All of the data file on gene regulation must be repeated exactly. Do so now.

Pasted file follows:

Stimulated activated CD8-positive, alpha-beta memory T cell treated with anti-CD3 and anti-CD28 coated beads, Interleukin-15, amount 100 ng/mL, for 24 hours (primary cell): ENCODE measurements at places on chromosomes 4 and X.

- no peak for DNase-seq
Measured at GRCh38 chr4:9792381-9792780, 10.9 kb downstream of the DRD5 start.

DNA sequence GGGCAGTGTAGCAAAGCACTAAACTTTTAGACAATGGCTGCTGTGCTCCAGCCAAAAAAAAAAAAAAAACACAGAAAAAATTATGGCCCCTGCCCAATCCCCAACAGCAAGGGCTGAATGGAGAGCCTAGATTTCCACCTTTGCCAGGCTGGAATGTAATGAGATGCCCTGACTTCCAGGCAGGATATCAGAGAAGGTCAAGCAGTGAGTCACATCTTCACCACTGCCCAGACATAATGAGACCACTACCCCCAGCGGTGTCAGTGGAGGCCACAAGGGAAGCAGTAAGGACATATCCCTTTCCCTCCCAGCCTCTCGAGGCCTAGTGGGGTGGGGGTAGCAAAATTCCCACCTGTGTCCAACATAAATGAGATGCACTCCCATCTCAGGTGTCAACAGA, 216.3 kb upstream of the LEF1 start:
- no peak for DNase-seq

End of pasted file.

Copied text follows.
Stimulated activated CD8-positive, alpha-beta memory T cell treated with anti-CD3 and anti-CD28 coated beads, Interleukin-15, amount 100 ng/mL, for 24 hours (primary cell): ENCODE measurements at places on chromosomes 4 and X.

- no peak for DNase-seq
Measured at GRCh38 chr4:9792381-9792780, 10.9 kb downstream of the DRD5 start.

DNA sequence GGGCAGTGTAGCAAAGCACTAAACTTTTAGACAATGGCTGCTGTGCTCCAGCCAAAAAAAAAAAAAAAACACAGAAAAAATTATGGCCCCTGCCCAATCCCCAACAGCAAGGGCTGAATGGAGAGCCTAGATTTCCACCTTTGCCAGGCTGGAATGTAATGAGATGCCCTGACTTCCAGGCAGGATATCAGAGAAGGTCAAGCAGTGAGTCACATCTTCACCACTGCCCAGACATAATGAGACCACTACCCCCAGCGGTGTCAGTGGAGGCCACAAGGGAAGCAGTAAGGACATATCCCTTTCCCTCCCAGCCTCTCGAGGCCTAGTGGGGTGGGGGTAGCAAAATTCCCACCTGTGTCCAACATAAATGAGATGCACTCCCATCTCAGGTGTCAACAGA, 216.3 kb upstream of the LEF1 start:
- no peak for DNase-seq